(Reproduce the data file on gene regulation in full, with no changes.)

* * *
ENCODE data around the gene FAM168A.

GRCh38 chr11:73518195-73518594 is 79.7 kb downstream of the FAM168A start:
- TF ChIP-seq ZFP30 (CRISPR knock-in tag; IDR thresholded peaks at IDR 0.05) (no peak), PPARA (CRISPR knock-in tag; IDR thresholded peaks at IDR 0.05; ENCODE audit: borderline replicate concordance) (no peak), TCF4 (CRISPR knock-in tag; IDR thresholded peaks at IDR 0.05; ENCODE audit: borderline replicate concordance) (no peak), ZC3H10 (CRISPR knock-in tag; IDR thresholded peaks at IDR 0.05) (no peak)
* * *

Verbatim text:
ENCODE data around the gene FAM168A.

GRCh38 chr11:73518195-73518594 is 79.7 kb downstream of the FAM168A start:
- TF ChIP-seq ZFP30 (CRISPR knock-in tag; IDR thresholded peaks at IDR 0.05) (no peak), PPARA (CRISPR knock-in tag; IDR thresholded peaks at IDR 0.05; ENCODE audit: borderline replicate concordance) (no peak), TCF4 (CRISPR knock-in tag; IDR thresholded peaks at IDR 0.05; ENCODE audit: borderline replicate concordance) (no peak), ZC3H10 (CRISPR knock-in tag; IDR thresholded peaks at IDR 0.05) (no peak)